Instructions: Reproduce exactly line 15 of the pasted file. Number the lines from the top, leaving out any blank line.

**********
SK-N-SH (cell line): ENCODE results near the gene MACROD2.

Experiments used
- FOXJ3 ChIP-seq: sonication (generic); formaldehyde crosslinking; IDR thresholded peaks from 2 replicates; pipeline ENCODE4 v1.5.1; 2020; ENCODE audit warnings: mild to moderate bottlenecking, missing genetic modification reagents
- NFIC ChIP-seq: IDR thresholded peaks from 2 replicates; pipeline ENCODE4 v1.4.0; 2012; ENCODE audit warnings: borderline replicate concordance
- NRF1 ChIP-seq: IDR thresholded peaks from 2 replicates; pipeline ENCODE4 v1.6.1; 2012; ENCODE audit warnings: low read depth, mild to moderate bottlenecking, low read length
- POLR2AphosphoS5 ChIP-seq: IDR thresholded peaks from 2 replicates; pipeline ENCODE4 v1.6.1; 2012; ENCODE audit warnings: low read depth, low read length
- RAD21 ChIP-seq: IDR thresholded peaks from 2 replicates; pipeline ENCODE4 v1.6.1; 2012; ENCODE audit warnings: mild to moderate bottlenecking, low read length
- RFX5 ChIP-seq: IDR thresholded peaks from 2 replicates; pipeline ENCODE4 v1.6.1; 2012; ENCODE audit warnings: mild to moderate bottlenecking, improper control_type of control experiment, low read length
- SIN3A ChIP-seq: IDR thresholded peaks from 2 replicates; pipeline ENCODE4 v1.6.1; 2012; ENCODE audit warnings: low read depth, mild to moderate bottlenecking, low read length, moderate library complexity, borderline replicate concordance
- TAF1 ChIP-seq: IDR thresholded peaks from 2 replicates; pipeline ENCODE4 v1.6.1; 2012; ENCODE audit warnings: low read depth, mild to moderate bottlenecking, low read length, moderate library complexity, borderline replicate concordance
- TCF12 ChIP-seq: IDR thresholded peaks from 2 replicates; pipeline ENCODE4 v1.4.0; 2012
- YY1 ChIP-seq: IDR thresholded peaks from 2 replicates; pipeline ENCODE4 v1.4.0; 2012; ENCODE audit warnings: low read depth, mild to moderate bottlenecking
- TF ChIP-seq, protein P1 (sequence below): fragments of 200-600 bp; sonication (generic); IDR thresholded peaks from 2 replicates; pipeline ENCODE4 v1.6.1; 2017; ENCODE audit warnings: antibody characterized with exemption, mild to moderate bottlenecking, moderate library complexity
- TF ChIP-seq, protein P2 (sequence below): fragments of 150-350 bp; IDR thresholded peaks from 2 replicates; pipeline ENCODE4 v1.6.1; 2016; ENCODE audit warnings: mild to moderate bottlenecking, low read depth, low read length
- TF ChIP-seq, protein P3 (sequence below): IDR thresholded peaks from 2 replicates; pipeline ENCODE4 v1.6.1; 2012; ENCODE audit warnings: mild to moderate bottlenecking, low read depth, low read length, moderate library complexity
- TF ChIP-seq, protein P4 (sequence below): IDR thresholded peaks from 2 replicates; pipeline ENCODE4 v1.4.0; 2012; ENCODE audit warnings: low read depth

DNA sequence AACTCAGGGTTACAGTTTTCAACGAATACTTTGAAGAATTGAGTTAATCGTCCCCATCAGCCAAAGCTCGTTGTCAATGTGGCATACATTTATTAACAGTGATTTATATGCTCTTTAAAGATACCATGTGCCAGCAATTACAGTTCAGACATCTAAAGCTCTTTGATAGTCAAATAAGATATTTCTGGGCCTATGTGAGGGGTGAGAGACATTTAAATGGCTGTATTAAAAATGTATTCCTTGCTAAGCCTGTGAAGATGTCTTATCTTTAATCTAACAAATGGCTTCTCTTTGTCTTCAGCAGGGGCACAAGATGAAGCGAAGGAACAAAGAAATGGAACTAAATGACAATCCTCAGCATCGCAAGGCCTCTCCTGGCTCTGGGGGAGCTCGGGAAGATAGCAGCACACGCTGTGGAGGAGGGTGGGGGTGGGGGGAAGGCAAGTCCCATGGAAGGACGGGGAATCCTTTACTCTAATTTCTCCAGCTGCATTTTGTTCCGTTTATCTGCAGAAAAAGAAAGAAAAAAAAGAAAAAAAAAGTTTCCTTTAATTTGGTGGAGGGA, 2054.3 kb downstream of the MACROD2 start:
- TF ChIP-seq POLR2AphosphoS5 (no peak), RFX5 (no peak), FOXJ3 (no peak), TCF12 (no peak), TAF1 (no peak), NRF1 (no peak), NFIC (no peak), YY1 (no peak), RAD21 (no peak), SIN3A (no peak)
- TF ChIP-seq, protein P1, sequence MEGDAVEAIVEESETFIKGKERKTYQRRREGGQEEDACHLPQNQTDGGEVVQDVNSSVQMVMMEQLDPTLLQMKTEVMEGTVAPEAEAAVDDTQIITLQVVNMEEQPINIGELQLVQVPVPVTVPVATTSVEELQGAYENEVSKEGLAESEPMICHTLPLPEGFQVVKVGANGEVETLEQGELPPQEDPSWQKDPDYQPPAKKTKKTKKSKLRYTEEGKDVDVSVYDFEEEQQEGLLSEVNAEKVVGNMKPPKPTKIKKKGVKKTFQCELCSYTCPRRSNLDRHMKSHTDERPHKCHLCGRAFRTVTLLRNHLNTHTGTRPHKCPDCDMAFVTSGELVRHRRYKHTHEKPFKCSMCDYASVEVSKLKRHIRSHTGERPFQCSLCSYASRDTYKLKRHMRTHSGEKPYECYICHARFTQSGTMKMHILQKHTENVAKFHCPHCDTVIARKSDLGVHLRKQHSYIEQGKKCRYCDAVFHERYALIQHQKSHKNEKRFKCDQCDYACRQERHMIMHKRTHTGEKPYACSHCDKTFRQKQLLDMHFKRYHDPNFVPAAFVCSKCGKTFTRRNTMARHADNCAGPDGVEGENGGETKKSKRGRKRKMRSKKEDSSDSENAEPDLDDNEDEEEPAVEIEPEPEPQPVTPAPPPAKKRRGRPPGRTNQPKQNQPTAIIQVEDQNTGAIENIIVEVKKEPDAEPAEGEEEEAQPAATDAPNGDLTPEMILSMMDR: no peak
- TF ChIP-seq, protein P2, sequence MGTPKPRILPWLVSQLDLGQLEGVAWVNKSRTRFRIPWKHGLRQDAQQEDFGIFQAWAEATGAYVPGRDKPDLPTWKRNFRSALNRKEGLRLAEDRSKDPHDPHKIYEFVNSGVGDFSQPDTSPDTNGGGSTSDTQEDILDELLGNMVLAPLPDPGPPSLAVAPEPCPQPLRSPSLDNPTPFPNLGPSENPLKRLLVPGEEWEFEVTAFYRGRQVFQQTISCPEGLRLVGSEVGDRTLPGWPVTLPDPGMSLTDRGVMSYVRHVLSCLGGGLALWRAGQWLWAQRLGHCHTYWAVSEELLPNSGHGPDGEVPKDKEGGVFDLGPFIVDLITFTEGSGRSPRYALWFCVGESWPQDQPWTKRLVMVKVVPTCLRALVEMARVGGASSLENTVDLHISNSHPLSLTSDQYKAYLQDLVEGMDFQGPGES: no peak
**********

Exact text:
- TF ChIP-seq, protein P3 (sequence below): IDR thresholded peaks from 2 replicates; pipeline ENCODE4 v1.6.1; 2012; ENCODE audit warnings: mild to moderate bottlenecking, low read depth, low read length, moderate library complexity